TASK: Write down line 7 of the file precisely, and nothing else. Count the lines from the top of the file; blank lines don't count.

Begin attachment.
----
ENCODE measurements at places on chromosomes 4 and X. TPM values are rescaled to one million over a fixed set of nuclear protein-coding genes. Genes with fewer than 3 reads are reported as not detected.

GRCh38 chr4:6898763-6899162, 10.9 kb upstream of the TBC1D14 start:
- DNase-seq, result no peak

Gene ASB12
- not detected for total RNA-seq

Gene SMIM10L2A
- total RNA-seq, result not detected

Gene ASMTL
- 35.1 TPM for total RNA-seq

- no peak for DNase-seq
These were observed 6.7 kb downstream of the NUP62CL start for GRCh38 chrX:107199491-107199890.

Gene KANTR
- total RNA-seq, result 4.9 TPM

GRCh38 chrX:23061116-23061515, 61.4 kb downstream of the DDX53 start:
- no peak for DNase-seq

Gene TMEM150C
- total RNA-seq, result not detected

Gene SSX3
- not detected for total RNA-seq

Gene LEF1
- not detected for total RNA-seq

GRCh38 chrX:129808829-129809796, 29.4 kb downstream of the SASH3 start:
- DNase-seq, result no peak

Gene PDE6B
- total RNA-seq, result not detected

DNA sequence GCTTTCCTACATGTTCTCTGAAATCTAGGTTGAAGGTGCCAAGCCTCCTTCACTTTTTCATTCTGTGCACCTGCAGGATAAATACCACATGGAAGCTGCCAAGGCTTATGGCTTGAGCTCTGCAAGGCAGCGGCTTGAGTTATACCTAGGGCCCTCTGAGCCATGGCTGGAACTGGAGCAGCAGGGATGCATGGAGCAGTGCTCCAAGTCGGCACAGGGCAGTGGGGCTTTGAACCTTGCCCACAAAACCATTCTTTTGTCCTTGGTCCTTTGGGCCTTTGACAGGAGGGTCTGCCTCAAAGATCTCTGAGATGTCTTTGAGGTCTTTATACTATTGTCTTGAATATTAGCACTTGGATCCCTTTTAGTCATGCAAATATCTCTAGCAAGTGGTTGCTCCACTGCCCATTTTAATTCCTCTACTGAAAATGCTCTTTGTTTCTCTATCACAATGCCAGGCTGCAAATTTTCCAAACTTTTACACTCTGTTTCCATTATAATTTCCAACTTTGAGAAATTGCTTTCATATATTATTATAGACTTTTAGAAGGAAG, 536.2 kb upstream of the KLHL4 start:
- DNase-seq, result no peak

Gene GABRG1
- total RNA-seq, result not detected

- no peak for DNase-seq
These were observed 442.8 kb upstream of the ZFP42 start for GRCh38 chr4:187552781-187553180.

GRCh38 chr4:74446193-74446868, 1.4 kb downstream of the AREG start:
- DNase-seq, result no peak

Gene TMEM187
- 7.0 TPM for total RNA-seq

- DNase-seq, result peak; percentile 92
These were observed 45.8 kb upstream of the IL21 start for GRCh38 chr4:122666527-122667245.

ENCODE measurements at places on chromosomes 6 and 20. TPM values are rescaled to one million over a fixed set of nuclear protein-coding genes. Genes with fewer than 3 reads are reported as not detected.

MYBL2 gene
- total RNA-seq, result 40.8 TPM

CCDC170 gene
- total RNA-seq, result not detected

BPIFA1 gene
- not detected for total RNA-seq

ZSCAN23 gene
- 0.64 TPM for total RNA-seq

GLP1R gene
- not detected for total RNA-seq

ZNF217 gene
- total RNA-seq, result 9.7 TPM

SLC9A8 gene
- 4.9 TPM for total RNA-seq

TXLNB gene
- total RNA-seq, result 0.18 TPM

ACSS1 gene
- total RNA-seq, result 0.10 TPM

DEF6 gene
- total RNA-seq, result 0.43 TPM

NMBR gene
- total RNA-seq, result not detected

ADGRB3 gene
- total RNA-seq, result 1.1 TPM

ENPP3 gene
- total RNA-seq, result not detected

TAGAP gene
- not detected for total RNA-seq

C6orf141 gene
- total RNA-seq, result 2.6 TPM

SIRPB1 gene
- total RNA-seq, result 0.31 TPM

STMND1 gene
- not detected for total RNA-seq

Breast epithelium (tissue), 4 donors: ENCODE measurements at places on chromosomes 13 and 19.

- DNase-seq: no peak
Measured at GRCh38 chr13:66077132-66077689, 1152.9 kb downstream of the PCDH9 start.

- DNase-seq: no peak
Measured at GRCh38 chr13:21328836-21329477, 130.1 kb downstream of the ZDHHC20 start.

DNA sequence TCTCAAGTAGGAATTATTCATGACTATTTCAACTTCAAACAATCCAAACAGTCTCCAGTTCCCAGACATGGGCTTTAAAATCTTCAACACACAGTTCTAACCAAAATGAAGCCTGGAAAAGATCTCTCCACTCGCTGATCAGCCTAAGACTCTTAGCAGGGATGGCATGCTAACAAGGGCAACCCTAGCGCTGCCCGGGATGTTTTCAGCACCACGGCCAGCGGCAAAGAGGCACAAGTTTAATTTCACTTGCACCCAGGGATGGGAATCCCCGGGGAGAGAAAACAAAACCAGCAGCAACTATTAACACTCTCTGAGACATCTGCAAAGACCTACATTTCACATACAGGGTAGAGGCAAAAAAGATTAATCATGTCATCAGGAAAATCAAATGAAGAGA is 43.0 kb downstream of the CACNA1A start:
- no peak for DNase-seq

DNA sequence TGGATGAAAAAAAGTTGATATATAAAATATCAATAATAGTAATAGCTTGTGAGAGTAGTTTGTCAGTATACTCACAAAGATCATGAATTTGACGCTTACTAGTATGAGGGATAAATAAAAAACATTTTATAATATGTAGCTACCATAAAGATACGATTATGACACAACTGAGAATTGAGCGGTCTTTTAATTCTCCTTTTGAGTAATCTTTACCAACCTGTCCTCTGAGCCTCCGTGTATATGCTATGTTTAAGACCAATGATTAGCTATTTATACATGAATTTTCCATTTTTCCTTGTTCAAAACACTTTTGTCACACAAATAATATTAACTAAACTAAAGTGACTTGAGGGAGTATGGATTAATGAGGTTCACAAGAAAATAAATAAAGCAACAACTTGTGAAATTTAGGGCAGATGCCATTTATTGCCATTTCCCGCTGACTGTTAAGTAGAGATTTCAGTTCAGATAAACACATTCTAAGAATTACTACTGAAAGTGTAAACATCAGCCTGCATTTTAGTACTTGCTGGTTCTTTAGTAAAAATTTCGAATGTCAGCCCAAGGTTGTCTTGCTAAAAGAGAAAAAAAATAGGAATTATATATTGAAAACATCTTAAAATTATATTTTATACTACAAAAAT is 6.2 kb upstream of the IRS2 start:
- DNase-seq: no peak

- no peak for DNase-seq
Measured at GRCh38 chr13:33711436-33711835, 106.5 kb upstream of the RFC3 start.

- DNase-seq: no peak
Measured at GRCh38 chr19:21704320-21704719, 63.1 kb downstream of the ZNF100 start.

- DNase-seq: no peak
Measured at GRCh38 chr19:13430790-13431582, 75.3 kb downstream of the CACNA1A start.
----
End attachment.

- total RNA-seq, result not detected